The Sociological Perspective

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What is Sociology?Developing the sociological imagination.The Development / History of SociologyMajor Theoretical Perspectives. 1. The Sociological Point of View. What is Sociology?. SociologyThe systematic study of social behavior in human groups.Examines the influence of social relationships

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The Sociological Perspective

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1. The Sociological Perspective SOCIOLOGY 1

2. 1 The Sociological Point of View

3. What is Sociology? Sociology The systematic study of social behavior in human groups. Examines the influence of social relationships on people’s attitudes and behavior. Studies how societies are established and change.

4. What is Sociology? The Sociological Imagination Definition: An awareness of the relationship between an individual and the wider society. It is the ability to view our own society as an outsider might, rather than from the perspective of our limited experiences and cultural biases. “Find the F” cards

5. What do you see?

10. What is Sociology? Sociology is the study of “Common Sense” Knowledge that relies on “common sense” is not always reliable. Sociologists must test and analyze each piece of information that they use.

12. What is sociology? Number of police in a patrol car Which is safer? or

13. Development of Sociology Impact of the Industrial Age on society Move to urban areas Less sense of belonging or connecting Changes in the workplace Pace of society / stress Small role of government Barter to cash

14. The Development of Sociology Early Thinkers Auguste Comte 1798–1857 --Coined the term sociology as the science of human behavior; “Father of Sociology” Herbert Spencer 1820–1903 --Studied “evolutionary” changes in society “Social Darwinism”

15. The Development of Sociology Early Thinkers Émile Durkheim 1858–1917 --Pioneered work on suicide Max Weber 1864–1920 --”Interactionist” Karl Marx 1818–1883 --Emphasized the importance of the economy and of conflict among classes in society

16. The Development of Sociology Modern Developments Charles Horton Cooley 1864–1929 --Pioneered work on small group interaction within society Jane Addams 1860–1935 --Combined sociological study with activism Robert Merton 1910–2003 --Works on deviant behavior and crime

17. What is Sociological Theory? Theory: An attempt to explain events, forces, materials, ideas or behavior in a comprehensive manner. Sociological Theories: Seek to explain problems, actions, or behavior. (religion / suicide study)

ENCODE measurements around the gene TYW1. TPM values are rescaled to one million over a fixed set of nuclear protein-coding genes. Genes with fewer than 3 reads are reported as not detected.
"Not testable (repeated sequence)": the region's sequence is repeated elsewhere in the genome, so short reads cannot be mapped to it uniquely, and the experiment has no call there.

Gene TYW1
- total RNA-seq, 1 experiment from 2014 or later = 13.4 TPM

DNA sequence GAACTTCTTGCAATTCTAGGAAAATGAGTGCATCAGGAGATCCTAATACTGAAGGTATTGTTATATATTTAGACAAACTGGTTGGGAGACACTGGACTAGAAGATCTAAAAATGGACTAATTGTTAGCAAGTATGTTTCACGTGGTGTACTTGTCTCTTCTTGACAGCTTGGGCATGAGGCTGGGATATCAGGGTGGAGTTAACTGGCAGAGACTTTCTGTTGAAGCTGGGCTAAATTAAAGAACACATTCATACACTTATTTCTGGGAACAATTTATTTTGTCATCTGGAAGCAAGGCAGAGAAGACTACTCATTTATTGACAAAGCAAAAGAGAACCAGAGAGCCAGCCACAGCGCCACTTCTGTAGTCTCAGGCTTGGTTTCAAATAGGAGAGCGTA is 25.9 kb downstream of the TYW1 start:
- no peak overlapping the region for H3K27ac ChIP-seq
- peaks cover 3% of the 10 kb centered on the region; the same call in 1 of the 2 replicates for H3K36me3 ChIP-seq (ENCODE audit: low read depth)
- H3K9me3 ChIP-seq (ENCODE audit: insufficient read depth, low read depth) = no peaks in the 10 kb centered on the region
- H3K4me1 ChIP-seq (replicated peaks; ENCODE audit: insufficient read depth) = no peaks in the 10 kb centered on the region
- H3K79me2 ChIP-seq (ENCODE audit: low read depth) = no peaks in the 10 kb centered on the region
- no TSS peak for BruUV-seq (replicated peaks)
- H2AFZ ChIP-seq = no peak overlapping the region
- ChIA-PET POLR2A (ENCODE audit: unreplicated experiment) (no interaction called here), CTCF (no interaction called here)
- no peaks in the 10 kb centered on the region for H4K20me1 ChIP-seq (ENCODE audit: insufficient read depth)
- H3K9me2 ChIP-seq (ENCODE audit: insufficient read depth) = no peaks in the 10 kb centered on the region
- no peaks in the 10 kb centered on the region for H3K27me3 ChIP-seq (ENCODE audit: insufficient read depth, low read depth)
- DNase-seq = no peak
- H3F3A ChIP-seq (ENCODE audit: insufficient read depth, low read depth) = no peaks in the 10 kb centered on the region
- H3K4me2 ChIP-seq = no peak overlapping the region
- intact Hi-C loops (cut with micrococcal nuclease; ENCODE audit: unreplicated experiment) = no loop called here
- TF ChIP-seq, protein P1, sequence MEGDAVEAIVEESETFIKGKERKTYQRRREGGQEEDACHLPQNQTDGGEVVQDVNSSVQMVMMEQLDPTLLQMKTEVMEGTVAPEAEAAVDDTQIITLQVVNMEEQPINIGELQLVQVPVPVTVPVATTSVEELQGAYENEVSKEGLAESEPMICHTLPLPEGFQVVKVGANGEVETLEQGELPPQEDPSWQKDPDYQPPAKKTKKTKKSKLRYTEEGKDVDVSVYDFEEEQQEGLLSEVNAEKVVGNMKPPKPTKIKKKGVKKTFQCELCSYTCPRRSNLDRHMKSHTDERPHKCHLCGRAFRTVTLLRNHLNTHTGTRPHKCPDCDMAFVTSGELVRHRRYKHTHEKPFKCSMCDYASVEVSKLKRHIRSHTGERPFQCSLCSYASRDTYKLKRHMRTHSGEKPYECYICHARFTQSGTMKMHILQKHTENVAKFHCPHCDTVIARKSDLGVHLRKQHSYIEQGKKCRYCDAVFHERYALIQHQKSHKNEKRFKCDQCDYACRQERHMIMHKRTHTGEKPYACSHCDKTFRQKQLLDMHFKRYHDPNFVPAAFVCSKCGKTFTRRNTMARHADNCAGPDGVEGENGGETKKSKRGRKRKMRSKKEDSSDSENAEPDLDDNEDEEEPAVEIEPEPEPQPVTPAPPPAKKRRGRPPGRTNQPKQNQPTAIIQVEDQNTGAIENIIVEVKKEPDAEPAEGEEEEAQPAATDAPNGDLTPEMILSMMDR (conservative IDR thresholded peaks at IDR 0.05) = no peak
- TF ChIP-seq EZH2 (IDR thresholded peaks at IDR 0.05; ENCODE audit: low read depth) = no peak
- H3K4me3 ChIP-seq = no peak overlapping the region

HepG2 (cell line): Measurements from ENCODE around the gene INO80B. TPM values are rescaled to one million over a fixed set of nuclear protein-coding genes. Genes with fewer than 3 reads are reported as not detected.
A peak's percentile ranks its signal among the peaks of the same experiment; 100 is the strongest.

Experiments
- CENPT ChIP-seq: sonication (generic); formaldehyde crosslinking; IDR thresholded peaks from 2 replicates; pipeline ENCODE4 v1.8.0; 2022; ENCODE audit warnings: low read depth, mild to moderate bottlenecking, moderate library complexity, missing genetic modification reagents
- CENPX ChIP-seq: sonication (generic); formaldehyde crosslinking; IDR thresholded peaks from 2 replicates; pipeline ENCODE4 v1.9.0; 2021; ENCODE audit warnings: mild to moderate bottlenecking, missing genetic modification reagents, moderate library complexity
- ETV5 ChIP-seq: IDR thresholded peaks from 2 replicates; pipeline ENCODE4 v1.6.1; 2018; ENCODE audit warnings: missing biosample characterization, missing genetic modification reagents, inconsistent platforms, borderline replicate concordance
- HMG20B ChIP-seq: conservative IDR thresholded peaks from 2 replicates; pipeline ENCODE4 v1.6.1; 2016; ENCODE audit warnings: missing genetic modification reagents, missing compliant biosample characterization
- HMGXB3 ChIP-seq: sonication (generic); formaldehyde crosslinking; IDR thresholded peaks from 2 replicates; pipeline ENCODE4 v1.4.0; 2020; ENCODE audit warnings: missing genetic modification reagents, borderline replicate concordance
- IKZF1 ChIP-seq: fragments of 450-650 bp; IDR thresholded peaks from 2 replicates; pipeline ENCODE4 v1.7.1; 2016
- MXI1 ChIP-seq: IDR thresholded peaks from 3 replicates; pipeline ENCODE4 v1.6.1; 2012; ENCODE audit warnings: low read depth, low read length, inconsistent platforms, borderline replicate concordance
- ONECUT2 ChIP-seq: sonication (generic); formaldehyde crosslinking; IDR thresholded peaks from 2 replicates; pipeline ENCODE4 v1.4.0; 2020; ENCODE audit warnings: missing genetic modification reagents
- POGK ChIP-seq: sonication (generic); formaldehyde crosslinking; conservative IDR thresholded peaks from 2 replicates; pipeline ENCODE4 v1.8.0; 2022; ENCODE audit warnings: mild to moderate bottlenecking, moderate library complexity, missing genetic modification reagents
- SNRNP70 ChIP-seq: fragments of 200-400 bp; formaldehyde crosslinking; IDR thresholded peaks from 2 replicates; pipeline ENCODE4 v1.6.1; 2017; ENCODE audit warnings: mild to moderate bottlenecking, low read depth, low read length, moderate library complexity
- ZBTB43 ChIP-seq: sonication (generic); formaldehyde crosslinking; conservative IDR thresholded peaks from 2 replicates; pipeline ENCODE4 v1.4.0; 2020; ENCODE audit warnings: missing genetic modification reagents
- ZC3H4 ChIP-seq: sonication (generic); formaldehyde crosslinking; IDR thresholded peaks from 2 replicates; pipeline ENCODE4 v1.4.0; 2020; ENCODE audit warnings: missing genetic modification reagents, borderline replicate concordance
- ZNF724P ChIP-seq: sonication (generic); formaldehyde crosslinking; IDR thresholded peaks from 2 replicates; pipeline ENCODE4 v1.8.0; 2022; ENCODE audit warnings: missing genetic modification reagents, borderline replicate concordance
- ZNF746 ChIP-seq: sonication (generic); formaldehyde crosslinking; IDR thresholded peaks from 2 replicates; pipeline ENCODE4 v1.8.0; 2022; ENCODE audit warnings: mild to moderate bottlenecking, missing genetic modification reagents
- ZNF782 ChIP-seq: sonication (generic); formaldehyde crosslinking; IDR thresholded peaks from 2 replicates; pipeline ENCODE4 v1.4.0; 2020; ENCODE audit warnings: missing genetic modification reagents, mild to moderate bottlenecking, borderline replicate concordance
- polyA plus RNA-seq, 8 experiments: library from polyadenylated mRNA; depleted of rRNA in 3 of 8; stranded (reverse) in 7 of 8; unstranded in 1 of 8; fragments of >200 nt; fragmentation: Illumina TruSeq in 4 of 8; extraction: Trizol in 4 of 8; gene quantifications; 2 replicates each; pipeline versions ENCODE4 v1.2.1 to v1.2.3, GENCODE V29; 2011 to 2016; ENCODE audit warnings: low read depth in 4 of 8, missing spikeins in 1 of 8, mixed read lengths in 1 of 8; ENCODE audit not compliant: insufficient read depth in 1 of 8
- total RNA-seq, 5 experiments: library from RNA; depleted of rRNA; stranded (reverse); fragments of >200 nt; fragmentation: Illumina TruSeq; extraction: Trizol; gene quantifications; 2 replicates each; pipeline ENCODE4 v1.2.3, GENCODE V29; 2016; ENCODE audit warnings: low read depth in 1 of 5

18. Major Theoretical Perspectives Functionalist Perspective (Macro) Analyzes how parts of society are structured to maintain its stability. Views society as a vast network of connected parts, each of which helps to maintain the system as a whole. (body) Each part must contribute or it will not be passed on from one generation to the next.

19. Major Theoretical Perspectives Functionalism:

20. Major Theoretical Perspectives Functionalist Perspective (related terms) Manifest Functions of institutions are open, stated, conscious functions. They involve the intended, recognized, consequences of an aspect of society. Latent Functions are unconscious or unintended functions and may reflect hidden purposes of an institution. A dysfunction is an element or a process of society that may actually disrupt a social system or lead to a decrease in stability.

21. Major Theoretical Perspectives Conflict Perspective (Macro) Social behavior is explained best by understanding the flaws in society & conflict between groups / classes. Conflict can be social, economic, political, etc. Groups that control the wealth, power, & prestige will create a society to benefit them.

22. Major Theoretical Perspectives Conflict Theory:

23. Titanic: Casualties by Class

24. Major Theoretical Perspectives Conflict Perspective The View of Karl Marx: Conflict is seen not merely as a class phenomenon but as a part of everyday life in all societies.

26. Major Theoretical Perspectives Interactionist Perspective (Micro) Studies the forms of social interaction in order to understand society as a whole. Interactionism views human beings as living in a world of “meaningful” objects - (material things, actions, other people, relationships, symbols, etc) Societies / groups may interpret thing “meanings” differently.

27. Major Theoretical Perspectives Interactionism

28. Interactionism: In the news today: 9-21

29. Modern Perspectives Feminist Perspective Definition: Views inequity in gender as central to all behavior and organization.

30. Modern Perspectives The New Right Perspective Social problems are largely a result in the breakdown of small communities and the family. Government programs intended to help are seen as shifting peoples’ attitudes towards personal responsibility and the role of government.

31. Major Perspectives The Sociological Approach Sociologists make use of all the perspectives. Each perspective offers unique insights into the same issue.

32. Criticism towards Sociology “Left of center” politics Vocabulary – “social justice / economic justice” “affordable housing / affordable health care” “livable wage” Providing information vs Activism Example: Inequality needs “fixing” Minimum wage

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